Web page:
Madison - St. Clair Record

Monday, September 16, 2019

Dollar General granted summary judgment in contract dispute with City of Mounds

By Chandra Lye | Aug 1, 2017

EAST ST. LOUIS - District Judge Phil Gilbert granted summary judgment for Westmore Equities in a suit alleging it had a legally binding contract with the City of Mounds to develop a Dollar General store in the area. 

Westmore is a real estate development company for Dollar General Corporation. 

It claims Mounds breached the contract. 

However, Mounds alleges the contract was not valid. 

Both parties sought summary judgements when Gilbert ruled in favor of Westmore. 

According to the complaint, the Mounds City Council committed to have Westmore develop the store at 764 S Blanche

As part of the agreement Mounds had agreed to give Westmore 75 percent of the annual tax incremental finance (TIF) revenue up to $350,000 over 23 years.

On April 21, 2010 the two parties signed a redevelopment contract. 

At the time, no specific budget amount was presented to City Council. Instead, the mayor entered an exclusive contract with the company based on previous discussions.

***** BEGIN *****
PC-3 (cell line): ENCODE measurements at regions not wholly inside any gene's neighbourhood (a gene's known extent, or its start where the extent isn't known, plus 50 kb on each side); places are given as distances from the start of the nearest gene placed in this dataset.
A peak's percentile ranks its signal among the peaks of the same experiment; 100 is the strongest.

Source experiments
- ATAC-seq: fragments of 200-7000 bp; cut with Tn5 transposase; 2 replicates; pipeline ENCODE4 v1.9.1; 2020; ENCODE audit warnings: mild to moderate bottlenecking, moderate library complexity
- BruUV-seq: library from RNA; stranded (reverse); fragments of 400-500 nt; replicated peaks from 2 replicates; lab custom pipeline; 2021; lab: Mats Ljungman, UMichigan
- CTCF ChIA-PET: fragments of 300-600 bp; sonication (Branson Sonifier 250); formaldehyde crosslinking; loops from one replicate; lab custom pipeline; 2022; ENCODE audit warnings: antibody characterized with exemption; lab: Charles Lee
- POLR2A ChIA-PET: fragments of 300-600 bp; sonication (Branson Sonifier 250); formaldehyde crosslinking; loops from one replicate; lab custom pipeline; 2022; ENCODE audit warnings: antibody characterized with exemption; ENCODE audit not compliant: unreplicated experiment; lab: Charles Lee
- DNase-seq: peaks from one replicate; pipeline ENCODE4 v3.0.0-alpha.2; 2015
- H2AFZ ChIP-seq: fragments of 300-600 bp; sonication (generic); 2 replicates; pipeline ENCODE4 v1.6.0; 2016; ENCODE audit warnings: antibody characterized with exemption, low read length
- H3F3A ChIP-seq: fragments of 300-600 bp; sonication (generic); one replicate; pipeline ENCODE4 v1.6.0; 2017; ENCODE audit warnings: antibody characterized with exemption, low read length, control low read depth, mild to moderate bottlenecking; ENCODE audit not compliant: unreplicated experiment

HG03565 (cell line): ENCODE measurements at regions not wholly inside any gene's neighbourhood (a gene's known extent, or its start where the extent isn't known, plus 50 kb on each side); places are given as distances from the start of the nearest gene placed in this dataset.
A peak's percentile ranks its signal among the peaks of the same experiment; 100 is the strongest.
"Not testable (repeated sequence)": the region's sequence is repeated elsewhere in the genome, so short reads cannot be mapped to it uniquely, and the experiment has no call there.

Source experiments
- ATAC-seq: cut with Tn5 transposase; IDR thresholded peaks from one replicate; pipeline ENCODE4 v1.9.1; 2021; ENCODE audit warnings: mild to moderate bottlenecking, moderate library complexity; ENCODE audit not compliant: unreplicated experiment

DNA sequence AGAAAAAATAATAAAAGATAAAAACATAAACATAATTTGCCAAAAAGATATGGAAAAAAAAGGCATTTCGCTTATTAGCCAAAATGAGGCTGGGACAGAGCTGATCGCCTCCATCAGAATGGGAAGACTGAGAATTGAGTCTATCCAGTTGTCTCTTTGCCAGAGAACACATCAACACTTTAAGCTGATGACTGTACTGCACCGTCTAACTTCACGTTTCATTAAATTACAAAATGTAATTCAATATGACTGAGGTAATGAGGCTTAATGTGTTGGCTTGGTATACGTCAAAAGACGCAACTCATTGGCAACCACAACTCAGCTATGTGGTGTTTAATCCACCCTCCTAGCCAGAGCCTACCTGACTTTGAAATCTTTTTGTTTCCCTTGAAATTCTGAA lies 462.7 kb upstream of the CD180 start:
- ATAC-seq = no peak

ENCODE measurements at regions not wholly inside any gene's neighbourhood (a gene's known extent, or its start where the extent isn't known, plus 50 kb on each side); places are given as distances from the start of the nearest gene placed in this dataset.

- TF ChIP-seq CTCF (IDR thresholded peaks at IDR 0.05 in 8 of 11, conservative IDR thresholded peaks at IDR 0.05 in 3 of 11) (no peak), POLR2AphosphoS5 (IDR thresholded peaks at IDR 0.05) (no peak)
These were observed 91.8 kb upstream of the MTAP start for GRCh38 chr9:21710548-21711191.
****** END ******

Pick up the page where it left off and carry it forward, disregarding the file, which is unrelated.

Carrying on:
In July 2013 Westmore made its first payment request of $16,769.63, which Mounds paid. However, in September 2014, Mounds notified Westmore that the contract was void and they would not pay further amounts. 

The plaintiff questioned whether the contract can be deemed void without the prior approval of City Council.

Mounds claimed it has limited authority under the non-home rule municipality, but Gilbert found that it has the ability to make contracts, including the one with Westmore, because of the TIF Act. 

“The Act is an avenue by which the Illinois code grants additional power to non-home rule municipality through statute,” he wrote in his judgement.

“Further the City did not make promises to make the Dollar General a possibility; instead it took affirmative actions to induce Westmore to begin developing the property,” he added.

The court also concluded that the mayor had the authority to enter into a valid and binding contract.

“When you look to the Illinois Municipal Code and the TIF Act together, it becomes clear that Butler, then the City mayor, had the express right to enter into any necessary contracts needed to effectuate the redevelopment plan, which had been approved on April 19, 2010 by the City Council,” Gilbert wrote.

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U.S. District Court for the Southern District of Illinois